Before my babies were born, I took an infant care class where they warned us not to leave our babies in their car seats or bouncers too much or they could wind up with flat spots on the backs of their heads (plagiocephaly, in medical speak). They explained that it could distort their facial features and even slow down their physical development, and in severe cases, a baby might need to wear a helmet for several months. Of course, at the time, I thought, "I'd never let that happen! No, sir, my babies are going to be doing tummy time, all the time."
Flash forward several months, and there I am at the physical therapist's office, discussing my twin baby's flat head and the other baby's stiff neck. And as she's explaining to me that they need more tummy time and shouldn't be spending so much time in their car seats, all I can think about is how I've already failed as a Mommy.
Of course, it goes without saying, that doing some stretches and repositioning with my babies is really no big deal -- that should be the worst thing that ever happens to them. Still, I really, really, really don't want my one boy to have to wear a helmet for four months. It's totally, absolutely, a vanity thing for me because he's not going to know any better. And according to the physical therapist, fixing the flat head is mostly done for cosmetic reasons anyway, so if the repositioning doesn't work, you decide what is the lesser of two evils -- a helmet on your baby for a few months or a distorted head shape (and possibly facial features) for life.
Anyway, I know that it's common and for now, we'll be shifting their heads around and doing exercises and seeing the PT once a month. But, I can't shake the feeling that I should have done better by my babies. I knew that they were spending too much time in their car seats, but when I'm alone with them and they're both hungry, that's really the only way to feed them. They don't sleep very well in their cribs during the day, so I've been putting them in their car seats or their swings where they conk out for a couple of hours. All along though, I've known that I needed to break them of the bad habit, but I kept thinking, "Well, they're still so young. It's important that they sleep. One thing at a time. I'm doing the best I can. I have twins." Now, I wonder if all of that was just excuses for lazy parenting.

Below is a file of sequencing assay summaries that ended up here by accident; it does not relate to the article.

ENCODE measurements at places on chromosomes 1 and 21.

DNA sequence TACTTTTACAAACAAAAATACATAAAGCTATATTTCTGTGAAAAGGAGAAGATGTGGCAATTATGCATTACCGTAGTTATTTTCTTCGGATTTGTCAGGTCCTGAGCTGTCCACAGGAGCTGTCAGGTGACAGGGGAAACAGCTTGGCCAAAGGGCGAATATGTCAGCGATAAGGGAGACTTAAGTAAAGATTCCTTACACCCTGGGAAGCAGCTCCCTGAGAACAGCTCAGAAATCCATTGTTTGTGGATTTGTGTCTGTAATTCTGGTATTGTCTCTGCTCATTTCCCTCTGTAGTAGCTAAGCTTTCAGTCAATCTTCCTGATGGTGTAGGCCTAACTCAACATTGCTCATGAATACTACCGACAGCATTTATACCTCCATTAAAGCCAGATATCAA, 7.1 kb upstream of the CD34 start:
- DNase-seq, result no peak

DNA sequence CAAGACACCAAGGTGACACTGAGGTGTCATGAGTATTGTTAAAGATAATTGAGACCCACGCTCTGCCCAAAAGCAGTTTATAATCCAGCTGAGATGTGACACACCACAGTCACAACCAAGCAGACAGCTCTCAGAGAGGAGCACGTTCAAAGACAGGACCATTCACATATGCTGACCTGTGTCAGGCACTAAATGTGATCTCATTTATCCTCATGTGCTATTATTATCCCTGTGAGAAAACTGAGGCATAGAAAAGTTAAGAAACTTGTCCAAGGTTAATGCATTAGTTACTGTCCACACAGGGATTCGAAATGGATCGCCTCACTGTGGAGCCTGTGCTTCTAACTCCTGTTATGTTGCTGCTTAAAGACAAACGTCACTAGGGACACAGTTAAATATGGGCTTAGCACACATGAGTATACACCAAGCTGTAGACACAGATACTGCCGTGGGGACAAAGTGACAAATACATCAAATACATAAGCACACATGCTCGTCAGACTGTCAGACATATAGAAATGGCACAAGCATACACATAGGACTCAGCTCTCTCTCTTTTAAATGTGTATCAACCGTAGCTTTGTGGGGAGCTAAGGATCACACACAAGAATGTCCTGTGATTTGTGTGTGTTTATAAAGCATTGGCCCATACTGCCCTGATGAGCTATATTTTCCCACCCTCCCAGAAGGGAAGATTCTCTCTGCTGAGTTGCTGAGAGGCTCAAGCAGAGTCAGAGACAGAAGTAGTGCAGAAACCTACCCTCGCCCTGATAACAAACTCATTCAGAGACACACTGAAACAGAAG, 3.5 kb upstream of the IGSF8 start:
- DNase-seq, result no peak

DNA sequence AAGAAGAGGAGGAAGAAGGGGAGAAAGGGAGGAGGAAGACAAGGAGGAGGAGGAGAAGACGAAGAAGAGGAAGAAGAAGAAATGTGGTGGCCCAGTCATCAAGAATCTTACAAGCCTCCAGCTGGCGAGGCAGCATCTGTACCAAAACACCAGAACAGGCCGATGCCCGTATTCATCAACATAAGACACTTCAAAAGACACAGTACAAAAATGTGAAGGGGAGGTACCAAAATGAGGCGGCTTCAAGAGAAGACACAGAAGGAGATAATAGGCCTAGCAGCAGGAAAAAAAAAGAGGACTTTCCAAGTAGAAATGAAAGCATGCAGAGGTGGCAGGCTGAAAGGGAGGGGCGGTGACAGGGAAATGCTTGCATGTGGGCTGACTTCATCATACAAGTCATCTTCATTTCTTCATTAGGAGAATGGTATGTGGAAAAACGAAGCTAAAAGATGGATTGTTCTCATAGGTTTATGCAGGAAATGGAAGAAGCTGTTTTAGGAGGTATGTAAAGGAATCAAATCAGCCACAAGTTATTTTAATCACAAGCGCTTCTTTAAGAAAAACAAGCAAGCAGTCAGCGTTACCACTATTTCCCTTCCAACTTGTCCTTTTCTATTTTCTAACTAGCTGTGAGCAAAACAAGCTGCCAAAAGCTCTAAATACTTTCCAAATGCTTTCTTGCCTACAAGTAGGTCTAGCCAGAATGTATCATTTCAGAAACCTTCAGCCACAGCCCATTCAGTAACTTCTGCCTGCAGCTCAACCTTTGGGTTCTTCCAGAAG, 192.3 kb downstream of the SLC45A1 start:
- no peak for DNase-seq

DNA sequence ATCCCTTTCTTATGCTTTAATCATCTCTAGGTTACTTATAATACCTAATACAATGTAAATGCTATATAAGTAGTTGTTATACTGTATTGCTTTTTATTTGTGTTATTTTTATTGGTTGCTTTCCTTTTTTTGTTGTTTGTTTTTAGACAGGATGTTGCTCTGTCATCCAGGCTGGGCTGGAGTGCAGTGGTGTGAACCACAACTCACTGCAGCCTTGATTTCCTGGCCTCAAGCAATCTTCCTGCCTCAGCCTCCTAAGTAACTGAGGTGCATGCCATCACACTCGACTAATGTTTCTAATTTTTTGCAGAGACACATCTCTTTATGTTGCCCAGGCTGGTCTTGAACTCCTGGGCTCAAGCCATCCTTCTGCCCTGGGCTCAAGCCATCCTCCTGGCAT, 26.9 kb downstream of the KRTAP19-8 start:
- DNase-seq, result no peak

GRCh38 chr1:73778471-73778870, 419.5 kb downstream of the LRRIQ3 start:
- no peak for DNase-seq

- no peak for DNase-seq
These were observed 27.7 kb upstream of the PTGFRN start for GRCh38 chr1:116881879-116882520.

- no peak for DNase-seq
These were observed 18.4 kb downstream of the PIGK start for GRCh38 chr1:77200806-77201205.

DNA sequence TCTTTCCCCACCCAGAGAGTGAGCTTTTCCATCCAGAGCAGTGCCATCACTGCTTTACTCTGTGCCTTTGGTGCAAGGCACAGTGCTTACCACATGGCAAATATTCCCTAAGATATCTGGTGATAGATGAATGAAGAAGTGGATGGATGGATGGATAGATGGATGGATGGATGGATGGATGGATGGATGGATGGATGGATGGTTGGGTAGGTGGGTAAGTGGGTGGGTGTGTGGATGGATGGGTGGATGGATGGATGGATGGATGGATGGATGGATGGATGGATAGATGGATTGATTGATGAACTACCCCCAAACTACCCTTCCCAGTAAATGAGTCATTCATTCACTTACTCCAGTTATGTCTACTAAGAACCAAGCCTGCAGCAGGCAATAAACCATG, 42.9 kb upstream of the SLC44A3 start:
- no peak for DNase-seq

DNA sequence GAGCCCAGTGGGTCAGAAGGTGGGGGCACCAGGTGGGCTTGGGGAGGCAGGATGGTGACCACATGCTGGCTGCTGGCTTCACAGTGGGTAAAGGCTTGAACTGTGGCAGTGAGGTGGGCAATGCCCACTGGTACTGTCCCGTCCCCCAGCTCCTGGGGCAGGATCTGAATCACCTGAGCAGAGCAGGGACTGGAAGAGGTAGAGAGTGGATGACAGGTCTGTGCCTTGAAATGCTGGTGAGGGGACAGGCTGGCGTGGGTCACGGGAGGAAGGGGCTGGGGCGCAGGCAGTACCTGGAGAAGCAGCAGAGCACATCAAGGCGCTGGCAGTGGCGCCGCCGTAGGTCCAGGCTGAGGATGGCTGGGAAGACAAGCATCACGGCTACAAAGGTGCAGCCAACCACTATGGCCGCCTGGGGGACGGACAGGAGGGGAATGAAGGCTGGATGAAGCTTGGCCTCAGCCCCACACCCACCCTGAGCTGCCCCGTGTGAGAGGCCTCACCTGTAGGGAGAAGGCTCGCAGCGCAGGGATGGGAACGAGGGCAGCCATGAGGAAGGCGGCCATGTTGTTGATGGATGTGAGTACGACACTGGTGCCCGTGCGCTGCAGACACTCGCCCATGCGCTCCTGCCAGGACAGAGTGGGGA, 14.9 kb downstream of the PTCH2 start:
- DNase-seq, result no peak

I know, I know, maybe I'm being a drama queen -- have I mentioned that I'm sleep deprived? But how do I not blame myself when I knew better? All my babies need from me is to take care of them, and I feel like I've already let them down by not doing the things that I knew I was supposed to do.
Then again, it feels like there are a million things you're "supposed to do" and somehow, most of us Moms never seem to have enough time and energy to do all of them. I mean, I sometimes eat string cheese for lunch because I can't seem to get it together enough to make a sandwich. At the end of the day, even the Moms who seem to totally have it together -- whose babies sleep through the night, and take scheduled naps, and spend all day on their tummies -- must be making mistakes sometimes too, right?
As guilty as I feel, I'm trying to remind myself, for the bajillionth time, that I'm doing the best I can. I read articles on infant cues and development, contradictions and all, and try to let my maternal instincts guide me. More important, I love them and I snuggle them and I sing to them and they are thriving. I know that somewhere in their little developing hearts and minds, my baby boys know their Mommy loves them and is devoted to them. I think that, at the end of the day, the kind of love I have for them must make up for my mistakes.
Have you had moments where you felt like you failed your baby?
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